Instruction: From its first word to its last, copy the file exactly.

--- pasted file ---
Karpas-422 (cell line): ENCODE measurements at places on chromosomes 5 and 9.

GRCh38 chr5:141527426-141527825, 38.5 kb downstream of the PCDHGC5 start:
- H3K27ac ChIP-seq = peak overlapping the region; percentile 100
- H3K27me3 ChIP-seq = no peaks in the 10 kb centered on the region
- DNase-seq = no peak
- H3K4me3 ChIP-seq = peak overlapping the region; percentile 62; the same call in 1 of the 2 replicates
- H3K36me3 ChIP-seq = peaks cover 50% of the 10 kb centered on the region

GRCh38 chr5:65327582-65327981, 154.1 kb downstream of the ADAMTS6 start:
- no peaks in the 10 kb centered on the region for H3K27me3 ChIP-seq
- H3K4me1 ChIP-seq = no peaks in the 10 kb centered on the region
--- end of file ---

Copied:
Karpas-422 (cell line): ENCODE measurements at places on chromosomes 5 and 9.

GRCh38 chr5:141527426-141527825, 38.5 kb downstream of the PCDHGC5 start:
- H3K27ac ChIP-seq = peak overlapping the region; percentile 100
- H3K27me3 ChIP-seq = no peaks in the 10 kb centered on the region
- DNase-seq = no peak
- H3K4me3 ChIP-seq = peak overlapping the region; percentile 62; the same call in 1 of the 2 replicates
- H3K36me3 ChIP-seq = peaks cover 50% of the 10 kb centered on the region

GRCh38 chr5:65327582-65327981, 154.1 kb downstream of the ADAMTS6 start:
- no peaks in the 10 kb centered on the region for H3K27me3 ChIP-seq
- H3K4me1 ChIP-seq = no peaks in the 10 kb centered on the region